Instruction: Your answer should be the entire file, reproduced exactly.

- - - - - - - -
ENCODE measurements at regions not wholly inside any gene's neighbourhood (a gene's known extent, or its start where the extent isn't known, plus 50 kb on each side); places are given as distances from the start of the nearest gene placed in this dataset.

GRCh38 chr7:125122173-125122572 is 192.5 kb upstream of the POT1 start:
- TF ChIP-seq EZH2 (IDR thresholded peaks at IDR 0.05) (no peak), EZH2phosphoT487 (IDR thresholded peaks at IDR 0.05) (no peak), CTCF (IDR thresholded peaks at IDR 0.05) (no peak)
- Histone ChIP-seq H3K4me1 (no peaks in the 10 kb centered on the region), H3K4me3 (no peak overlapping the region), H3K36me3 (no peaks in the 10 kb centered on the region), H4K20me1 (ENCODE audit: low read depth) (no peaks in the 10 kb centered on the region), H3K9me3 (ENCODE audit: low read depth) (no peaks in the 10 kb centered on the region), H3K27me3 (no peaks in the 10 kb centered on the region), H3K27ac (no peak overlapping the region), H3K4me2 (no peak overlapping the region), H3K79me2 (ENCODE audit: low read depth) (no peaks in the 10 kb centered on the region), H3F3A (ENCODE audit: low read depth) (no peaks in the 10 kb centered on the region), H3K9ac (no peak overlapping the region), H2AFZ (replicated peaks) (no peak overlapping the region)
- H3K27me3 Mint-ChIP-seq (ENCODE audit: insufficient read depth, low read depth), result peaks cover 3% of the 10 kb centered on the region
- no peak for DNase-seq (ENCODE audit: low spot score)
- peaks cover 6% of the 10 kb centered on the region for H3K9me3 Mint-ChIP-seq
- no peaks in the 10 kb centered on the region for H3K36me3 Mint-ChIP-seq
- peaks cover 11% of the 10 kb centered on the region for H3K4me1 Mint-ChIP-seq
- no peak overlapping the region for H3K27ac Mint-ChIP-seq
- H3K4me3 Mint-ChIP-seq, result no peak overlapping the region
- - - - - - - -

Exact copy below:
ENCODE measurements at regions not wholly inside any gene's neighbourhood (a gene's known extent, or its start where the extent isn't known, plus 50 kb on each side); places are given as distances from the start of the nearest gene placed in this dataset.

GRCh38 chr7:125122173-125122572 is 192.5 kb upstream of the POT1 start:
- TF ChIP-seq EZH2 (IDR thresholded peaks at IDR 0.05) (no peak), EZH2phosphoT487 (IDR thresholded peaks at IDR 0.05) (no peak), CTCF (IDR thresholded peaks at IDR 0.05) (no peak)
- Histone ChIP-seq H3K4me1 (no peaks in the 10 kb centered on the region), H3K4me3 (no peak overlapping the region), H3K36me3 (no peaks in the 10 kb centered on the region), H4K20me1 (ENCODE audit: low read depth) (no peaks in the 10 kb centered on the region), H3K9me3 (ENCODE audit: low read depth) (no peaks in the 10 kb centered on the region), H3K27me3 (no peaks in the 10 kb centered on the region), H3K27ac (no peak overlapping the region), H3K4me2 (no peak overlapping the region), H3K79me2 (ENCODE audit: low read depth) (no peaks in the 10 kb centered on the region), H3F3A (ENCODE audit: low read depth) (no peaks in the 10 kb centered on the region), H3K9ac (no peak overlapping the region), H2AFZ (replicated peaks) (no peak overlapping the region)
- H3K27me3 Mint-ChIP-seq (ENCODE audit: insufficient read depth, low read depth), result peaks cover 3% of the 10 kb centered on the region
- no peak for DNase-seq (ENCODE audit: low spot score)
- peaks cover 6% of the 10 kb centered on the region for H3K9me3 Mint-ChIP-seq
- no peaks in the 10 kb centered on the region for H3K36me3 Mint-ChIP-seq
- peaks cover 11% of the 10 kb centered on the region for H3K4me1 Mint-ChIP-seq
- no peak overlapping the region for H3K27ac Mint-ChIP-seq
- H3K4me3 Mint-ChIP-seq, result no peak overlapping the region